Write. Tell your story. Get that idea out of your head and onto a sheet of paper or computer screen. So many people talk about how they want to write a book “someday.” Or they have an idea they wanted to explore “someday.” My advice is to stop waiting for “someday,” because “someday” might never come. I write because I always get these crazy “what if?” ideas, and when I leave this mortal coil, I don’t want my ideas to die with me. If you want to write, then write. Get your ideas out, unfiltered, uncensored, unedited. Then go back in and shape your idea into something substantial. Don’t be intimidated by the creative process, embrace it, run with it and see where it takes you.
“You can’t tell a book by its cover”; however, you must SELL a book by its cover. Tell us about your book covers and how they came about.
The first book I wrote had a cover I designed myself. It was a good way to build my design portfolio, and save the costs of hiring a cover artist. I also illustrated and designed the cover for the first collected edition of pages from my webcomic. But for my other two published novels, I wanted to see what somebody else’s vision for my story would be, so I allowed my publishers to commission cover art from other designers and artists. I was pleased with the results. My dramatic ebook “Double Entry” featured an African-American lady looking imperiled in front of a corporate skyscraper, and was very well executed. I also liked the cover for “Godmode.” Which featured a gruesome illustration of my hero surrounded by a horde of bizarre, Lovecraftian monsters.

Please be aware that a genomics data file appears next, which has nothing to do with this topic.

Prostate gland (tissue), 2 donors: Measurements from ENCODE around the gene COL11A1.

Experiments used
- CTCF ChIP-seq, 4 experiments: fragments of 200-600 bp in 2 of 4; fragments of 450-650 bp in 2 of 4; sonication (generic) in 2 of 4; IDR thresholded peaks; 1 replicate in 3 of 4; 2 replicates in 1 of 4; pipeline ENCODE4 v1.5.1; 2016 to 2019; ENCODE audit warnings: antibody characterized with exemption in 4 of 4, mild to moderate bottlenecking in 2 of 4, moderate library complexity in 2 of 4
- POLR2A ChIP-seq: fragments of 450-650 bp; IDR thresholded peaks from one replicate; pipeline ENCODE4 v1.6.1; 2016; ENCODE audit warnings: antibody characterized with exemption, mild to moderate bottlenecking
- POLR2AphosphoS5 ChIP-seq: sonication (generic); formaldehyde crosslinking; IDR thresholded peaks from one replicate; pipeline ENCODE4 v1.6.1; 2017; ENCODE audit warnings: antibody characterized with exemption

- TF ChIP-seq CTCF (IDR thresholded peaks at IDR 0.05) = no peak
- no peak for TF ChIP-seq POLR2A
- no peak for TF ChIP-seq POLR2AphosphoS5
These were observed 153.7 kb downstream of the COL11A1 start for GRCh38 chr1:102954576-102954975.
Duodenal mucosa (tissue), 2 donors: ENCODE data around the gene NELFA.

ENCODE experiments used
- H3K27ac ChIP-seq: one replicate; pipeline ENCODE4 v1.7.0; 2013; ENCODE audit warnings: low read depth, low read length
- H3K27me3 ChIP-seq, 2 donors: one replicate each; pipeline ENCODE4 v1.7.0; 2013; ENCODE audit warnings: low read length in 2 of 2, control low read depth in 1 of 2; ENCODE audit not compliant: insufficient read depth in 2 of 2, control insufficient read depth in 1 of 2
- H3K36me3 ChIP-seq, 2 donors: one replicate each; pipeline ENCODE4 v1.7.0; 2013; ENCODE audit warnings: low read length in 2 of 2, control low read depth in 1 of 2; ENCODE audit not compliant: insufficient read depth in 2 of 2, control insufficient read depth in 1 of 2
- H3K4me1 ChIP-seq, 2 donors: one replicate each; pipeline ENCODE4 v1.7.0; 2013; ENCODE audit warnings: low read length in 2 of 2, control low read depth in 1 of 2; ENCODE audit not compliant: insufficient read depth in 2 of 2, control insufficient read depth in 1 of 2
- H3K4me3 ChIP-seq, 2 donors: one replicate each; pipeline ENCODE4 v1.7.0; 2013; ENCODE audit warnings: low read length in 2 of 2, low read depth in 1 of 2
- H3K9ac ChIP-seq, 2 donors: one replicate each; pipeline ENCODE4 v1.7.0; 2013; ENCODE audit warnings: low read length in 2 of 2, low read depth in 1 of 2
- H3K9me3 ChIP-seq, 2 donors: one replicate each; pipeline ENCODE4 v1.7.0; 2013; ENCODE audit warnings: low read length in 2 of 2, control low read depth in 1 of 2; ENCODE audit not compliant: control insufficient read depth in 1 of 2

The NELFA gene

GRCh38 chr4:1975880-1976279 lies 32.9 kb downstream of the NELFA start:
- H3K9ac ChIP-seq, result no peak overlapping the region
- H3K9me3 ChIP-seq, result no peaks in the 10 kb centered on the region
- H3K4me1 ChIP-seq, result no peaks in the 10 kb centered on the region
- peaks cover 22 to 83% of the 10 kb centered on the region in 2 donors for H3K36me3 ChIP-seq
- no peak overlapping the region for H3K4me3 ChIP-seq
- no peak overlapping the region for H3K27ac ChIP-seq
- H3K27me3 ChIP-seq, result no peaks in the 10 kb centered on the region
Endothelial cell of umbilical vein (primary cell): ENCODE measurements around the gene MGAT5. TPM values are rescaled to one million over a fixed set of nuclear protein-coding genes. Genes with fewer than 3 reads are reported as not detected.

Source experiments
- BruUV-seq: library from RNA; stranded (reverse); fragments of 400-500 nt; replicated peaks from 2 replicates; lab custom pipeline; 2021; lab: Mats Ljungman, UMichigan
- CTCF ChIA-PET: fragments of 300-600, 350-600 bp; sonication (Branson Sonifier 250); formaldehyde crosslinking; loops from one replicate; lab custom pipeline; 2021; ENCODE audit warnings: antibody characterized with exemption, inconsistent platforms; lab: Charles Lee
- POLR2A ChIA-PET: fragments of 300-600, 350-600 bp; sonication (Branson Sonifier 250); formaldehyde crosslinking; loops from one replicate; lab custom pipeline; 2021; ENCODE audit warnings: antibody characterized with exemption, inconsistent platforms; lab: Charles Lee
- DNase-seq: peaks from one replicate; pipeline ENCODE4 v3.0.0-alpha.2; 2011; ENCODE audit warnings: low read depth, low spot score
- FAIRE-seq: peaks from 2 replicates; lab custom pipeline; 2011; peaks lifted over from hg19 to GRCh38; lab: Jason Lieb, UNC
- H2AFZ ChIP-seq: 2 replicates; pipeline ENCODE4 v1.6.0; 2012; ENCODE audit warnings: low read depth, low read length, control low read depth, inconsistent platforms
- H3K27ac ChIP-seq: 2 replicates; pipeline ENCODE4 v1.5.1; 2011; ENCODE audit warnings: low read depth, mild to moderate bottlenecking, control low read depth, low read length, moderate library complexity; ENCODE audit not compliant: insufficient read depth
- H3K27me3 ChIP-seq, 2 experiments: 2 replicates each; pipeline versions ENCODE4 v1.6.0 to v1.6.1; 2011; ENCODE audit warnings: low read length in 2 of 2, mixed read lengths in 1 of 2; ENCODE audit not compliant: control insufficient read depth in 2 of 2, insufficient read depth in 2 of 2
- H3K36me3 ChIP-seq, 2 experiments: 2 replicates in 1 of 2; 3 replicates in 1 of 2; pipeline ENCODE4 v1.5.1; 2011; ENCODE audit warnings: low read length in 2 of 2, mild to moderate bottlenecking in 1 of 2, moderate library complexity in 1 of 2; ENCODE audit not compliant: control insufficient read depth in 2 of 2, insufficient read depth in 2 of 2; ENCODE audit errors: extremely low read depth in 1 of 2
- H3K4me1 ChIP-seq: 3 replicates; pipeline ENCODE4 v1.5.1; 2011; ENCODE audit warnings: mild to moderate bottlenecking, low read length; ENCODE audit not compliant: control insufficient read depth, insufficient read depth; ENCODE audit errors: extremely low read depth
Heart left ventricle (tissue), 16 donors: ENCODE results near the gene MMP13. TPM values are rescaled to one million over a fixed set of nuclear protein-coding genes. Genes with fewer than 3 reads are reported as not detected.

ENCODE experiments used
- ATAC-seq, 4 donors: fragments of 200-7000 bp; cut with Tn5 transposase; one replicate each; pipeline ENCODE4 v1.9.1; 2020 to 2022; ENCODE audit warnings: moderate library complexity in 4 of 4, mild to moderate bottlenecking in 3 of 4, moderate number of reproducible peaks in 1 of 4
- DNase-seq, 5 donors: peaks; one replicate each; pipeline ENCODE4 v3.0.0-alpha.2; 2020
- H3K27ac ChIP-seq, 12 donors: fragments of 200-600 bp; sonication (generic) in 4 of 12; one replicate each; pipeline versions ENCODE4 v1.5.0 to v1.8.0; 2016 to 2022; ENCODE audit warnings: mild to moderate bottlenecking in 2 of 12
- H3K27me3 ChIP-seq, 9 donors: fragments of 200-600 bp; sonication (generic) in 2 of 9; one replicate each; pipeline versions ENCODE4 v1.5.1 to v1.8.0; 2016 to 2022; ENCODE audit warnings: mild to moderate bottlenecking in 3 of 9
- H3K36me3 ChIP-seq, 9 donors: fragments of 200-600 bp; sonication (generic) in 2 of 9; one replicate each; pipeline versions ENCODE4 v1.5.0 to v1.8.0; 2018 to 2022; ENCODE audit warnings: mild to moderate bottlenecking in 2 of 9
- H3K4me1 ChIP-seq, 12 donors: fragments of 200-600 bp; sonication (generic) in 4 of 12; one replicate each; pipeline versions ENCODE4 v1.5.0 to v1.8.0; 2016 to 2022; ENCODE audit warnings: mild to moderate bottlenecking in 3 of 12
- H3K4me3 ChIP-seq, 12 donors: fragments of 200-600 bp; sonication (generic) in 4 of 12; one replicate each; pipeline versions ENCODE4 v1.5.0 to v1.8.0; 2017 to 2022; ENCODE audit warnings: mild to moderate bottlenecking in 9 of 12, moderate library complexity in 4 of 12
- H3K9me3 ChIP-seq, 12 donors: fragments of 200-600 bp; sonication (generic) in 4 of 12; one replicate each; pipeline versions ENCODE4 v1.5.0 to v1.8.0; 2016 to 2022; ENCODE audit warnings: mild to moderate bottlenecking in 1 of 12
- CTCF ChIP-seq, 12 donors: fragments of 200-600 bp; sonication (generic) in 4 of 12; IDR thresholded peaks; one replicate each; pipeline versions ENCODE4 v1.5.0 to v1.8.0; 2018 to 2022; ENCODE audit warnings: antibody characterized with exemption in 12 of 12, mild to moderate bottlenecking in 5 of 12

Do you follow specific blogs, tweets, or other column-type formats? Which ones and why?
I don’t have any set blogs I follow. If I need information, I research it on Google and read whatever blogs it sends me to. If I like or can use the information, I click on the ads on the site to support the author. I do have one blog I follow regularly, but it has nothing to do with writing. It’s hiphopisnotdead and it features snarky reviews of some of my favorite rap albums from my youth.
Do you belong to a writers group or any other support/hobby group? What, how long and why?
I belong to a number of writing groups on Linkedin. It provides great opportunities for discussion and networking, and also doubles as a great marketing tool for my novels.
Books by Quan Williams:
The Leopard Man, Out of Print, 2003, Young Adult
Double Entry, ISBN 978-1-60435-399-0, Red Rose Publishing, 2009, Contemporary Fiction
The Seizure, ISBN 1456308920, Bahamut Ali Publications, 2011, Graphic Novel
Godmode, ISBN 1939065194, Necro Publications 2013, Science Fiction
Quan Williams’ social media includes quannage on Facebook, bahamutali on Twitter, and websites theseizurecomic and quanwilliams.